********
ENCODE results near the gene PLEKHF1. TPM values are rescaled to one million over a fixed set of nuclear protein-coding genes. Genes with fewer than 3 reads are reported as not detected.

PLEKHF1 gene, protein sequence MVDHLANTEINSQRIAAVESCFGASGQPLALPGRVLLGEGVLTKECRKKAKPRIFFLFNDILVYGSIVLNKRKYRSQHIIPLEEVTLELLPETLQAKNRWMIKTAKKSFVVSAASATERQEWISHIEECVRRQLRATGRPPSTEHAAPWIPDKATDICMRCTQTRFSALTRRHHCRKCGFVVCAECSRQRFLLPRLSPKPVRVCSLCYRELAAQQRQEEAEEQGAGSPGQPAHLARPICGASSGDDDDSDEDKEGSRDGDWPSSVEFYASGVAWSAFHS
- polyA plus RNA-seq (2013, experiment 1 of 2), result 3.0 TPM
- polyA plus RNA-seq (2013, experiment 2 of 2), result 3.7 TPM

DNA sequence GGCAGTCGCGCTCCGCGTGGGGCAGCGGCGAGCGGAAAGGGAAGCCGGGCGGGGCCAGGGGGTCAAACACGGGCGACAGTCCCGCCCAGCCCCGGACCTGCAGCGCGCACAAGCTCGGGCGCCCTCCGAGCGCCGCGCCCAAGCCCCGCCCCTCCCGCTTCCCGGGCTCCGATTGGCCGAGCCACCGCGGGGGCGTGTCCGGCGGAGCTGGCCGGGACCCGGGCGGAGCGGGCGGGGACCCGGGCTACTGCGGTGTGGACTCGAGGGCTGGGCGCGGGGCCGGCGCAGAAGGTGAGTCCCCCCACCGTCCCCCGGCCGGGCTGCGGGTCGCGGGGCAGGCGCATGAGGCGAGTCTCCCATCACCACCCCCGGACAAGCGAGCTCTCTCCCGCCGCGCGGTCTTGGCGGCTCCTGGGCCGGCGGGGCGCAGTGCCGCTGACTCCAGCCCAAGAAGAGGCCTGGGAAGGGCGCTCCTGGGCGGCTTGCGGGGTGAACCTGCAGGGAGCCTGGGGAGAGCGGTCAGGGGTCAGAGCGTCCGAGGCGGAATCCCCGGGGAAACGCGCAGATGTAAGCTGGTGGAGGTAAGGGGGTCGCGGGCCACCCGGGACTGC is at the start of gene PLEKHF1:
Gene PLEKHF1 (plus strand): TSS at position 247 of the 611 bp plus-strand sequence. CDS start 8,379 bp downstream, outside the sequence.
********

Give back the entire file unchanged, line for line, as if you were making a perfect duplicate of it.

ENCODE results near the gene PLEKHF1. TPM values are rescaled to one million over a fixed set of nuclear protein-coding genes. Genes with fewer than 3 reads are reported as not detected.

PLEKHF1 gene, protein sequence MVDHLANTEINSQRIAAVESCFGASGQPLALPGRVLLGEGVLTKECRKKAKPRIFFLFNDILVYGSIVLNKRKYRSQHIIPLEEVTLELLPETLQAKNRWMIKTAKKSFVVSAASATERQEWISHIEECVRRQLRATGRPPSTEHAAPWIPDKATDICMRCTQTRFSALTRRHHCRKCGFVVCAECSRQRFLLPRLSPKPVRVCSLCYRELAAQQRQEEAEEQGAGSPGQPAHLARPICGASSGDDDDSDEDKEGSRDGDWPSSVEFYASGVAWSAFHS
- polyA plus RNA-seq (2013, experiment 1 of 2), result 3.0 TPM
- polyA plus RNA-seq (2013, experiment 2 of 2), result 3.7 TPM

DNA sequence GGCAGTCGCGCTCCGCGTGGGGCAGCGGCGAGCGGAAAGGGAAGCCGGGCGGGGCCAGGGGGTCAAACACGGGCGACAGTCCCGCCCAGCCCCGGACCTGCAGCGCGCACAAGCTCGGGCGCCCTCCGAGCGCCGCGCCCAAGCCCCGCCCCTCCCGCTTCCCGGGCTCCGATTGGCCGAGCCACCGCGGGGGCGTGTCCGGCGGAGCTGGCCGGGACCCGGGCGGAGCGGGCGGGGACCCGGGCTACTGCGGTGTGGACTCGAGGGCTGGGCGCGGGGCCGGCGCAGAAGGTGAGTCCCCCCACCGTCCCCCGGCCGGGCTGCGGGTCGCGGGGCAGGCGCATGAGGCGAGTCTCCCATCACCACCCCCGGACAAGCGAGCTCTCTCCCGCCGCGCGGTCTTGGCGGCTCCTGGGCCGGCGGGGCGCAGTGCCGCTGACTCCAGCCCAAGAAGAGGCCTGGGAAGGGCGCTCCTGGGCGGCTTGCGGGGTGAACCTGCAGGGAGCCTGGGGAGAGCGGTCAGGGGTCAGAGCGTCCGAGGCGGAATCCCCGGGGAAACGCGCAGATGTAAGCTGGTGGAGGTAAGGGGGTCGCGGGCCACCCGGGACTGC is at the start of gene PLEKHF1:
Gene PLEKHF1 (plus strand): TSS at position 247 of the 611 bp plus-strand sequence. CDS start 8,379 bp downstream, outside the sequence.